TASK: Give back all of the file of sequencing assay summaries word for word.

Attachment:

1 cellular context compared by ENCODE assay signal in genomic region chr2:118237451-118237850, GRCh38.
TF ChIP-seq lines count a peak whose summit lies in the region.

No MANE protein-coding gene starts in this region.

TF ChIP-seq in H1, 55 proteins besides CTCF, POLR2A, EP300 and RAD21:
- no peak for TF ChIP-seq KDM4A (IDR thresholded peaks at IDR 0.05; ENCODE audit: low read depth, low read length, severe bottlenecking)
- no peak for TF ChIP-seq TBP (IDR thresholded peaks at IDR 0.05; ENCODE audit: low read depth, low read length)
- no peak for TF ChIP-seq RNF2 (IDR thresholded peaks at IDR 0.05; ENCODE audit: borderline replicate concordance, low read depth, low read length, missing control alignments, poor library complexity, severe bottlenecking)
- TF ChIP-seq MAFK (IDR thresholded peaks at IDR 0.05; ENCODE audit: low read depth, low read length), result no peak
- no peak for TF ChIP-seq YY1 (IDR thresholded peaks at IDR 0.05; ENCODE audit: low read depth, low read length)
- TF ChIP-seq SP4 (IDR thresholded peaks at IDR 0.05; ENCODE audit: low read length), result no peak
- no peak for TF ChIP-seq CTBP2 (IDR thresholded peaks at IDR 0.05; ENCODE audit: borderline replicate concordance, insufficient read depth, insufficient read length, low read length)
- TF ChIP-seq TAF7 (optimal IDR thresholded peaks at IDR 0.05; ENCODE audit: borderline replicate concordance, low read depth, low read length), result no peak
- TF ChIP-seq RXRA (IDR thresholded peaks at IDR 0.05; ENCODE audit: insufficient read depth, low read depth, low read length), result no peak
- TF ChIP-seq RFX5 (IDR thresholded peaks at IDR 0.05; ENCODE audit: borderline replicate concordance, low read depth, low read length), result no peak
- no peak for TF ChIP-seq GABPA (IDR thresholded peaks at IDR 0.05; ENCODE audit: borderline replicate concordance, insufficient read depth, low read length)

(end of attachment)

1 cellular context compared by ENCODE assay signal in genomic region chr2:118237451-118237850, GRCh38.
TF ChIP-seq lines count a peak whose summit lies in the region.

No MANE protein-coding gene starts in this region.

TF ChIP-seq in H1, 55 proteins besides CTCF, POLR2A, EP300 and RAD21:
- no peak for TF ChIP-seq KDM4A (IDR thresholded peaks at IDR 0.05; ENCODE audit: low read depth, low read length, severe bottlenecking)
- no peak for TF ChIP-seq TBP (IDR thresholded peaks at IDR 0.05; ENCODE audit: low read depth, low read length)
- no peak for TF ChIP-seq RNF2 (IDR thresholded peaks at IDR 0.05; ENCODE audit: borderline replicate concordance, low read depth, low read length, missing control alignments, poor library complexity, severe bottlenecking)
- TF ChIP-seq MAFK (IDR thresholded peaks at IDR 0.05; ENCODE audit: low read depth, low read length), result no peak
- no peak for TF ChIP-seq YY1 (IDR thresholded peaks at IDR 0.05; ENCODE audit: low read depth, low read length)
- TF ChIP-seq SP4 (IDR thresholded peaks at IDR 0.05; ENCODE audit: low read length), result no peak
- no peak for TF ChIP-seq CTBP2 (IDR thresholded peaks at IDR 0.05; ENCODE audit: borderline replicate concordance, insufficient read depth, insufficient read length, low read length)
- TF ChIP-seq TAF7 (optimal IDR thresholded peaks at IDR 0.05; ENCODE audit: borderline replicate concordance, low read depth, low read length), result no peak
- TF ChIP-seq RXRA (IDR thresholded peaks at IDR 0.05; ENCODE audit: insufficient read depth, low read depth, low read length), result no peak
- TF ChIP-seq RFX5 (IDR thresholded peaks at IDR 0.05; ENCODE audit: borderline replicate concordance, low read depth, low read length), result no peak
- no peak for TF ChIP-seq GABPA (IDR thresholded peaks at IDR 0.05; ENCODE audit: borderline replicate concordance, insufficient read depth, low read length)